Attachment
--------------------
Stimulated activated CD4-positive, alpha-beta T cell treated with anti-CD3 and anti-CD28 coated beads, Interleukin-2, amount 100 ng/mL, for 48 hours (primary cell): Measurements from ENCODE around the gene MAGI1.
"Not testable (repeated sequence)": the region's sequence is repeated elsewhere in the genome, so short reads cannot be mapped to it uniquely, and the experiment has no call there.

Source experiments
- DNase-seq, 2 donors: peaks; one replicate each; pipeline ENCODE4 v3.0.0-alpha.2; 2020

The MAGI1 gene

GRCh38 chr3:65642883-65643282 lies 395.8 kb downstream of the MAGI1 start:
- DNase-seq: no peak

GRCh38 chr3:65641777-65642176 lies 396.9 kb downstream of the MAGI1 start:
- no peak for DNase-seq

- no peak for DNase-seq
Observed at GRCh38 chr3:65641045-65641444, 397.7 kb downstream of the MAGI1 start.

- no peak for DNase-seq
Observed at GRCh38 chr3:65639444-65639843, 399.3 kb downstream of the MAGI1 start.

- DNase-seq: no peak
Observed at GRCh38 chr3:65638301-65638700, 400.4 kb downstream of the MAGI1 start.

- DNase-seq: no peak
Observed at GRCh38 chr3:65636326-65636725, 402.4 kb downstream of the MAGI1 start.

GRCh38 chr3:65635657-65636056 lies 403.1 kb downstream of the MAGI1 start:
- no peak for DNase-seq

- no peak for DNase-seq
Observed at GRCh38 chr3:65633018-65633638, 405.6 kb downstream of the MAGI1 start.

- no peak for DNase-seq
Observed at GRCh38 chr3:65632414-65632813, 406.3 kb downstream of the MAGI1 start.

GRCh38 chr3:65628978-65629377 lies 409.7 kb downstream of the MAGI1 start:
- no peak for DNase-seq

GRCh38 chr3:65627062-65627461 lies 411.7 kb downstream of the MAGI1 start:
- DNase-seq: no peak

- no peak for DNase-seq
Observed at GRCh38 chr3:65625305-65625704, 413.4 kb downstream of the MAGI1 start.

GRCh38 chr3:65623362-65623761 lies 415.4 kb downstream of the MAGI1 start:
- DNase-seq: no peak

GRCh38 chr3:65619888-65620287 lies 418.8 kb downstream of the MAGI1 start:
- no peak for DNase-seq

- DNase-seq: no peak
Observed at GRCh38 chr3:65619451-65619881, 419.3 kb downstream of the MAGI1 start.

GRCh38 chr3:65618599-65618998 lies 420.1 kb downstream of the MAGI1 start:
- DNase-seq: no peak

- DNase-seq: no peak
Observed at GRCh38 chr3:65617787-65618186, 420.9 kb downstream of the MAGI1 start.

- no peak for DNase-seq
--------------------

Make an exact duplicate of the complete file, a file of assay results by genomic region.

Stimulated activated CD4-positive, alpha-beta T cell treated with anti-CD3 and anti-CD28 coated beads, Interleukin-2, amount 100 ng/mL, for 48 hours (primary cell): Measurements from ENCODE around the gene MAGI1.
"Not testable (repeated sequence)": the region's sequence is repeated elsewhere in the genome, so short reads cannot be mapped to it uniquely, and the experiment has no call there.

Source experiments
- DNase-seq, 2 donors: peaks; one replicate each; pipeline ENCODE4 v3.0.0-alpha.2; 2020

The MAGI1 gene

GRCh38 chr3:65642883-65643282 lies 395.8 kb downstream of the MAGI1 start:
- DNase-seq: no peak

GRCh38 chr3:65641777-65642176 lies 396.9 kb downstream of the MAGI1 start:
- no peak for DNase-seq

- no peak for DNase-seq
Observed at GRCh38 chr3:65641045-65641444, 397.7 kb downstream of the MAGI1 start.

- no peak for DNase-seq
Observed at GRCh38 chr3:65639444-65639843, 399.3 kb downstream of the MAGI1 start.

- DNase-seq: no peak
Observed at GRCh38 chr3:65638301-65638700, 400.4 kb downstream of the MAGI1 start.

- DNase-seq: no peak
Observed at GRCh38 chr3:65636326-65636725, 402.4 kb downstream of the MAGI1 start.

GRCh38 chr3:65635657-65636056 lies 403.1 kb downstream of the MAGI1 start:
- no peak for DNase-seq

- no peak for DNase-seq
Observed at GRCh38 chr3:65633018-65633638, 405.6 kb downstream of the MAGI1 start.

- no peak for DNase-seq
Observed at GRCh38 chr3:65632414-65632813, 406.3 kb downstream of the MAGI1 start.

GRCh38 chr3:65628978-65629377 lies 409.7 kb downstream of the MAGI1 start:
- no peak for DNase-seq

GRCh38 chr3:65627062-65627461 lies 411.7 kb downstream of the MAGI1 start:
- DNase-seq: no peak

- no peak for DNase-seq
Observed at GRCh38 chr3:65625305-65625704, 413.4 kb downstream of the MAGI1 start.

GRCh38 chr3:65623362-65623761 lies 415.4 kb downstream of the MAGI1 start:
- DNase-seq: no peak

GRCh38 chr3:65619888-65620287 lies 418.8 kb downstream of the MAGI1 start:
- no peak for DNase-seq

- DNase-seq: no peak
Observed at GRCh38 chr3:65619451-65619881, 419.3 kb downstream of the MAGI1 start.

GRCh38 chr3:65618599-65618998 lies 420.1 kb downstream of the MAGI1 start:
- DNase-seq: no peak

- DNase-seq: no peak
Observed at GRCh38 chr3:65617787-65618186, 420.9 kb downstream of the MAGI1 start.

- no peak for DNase-seq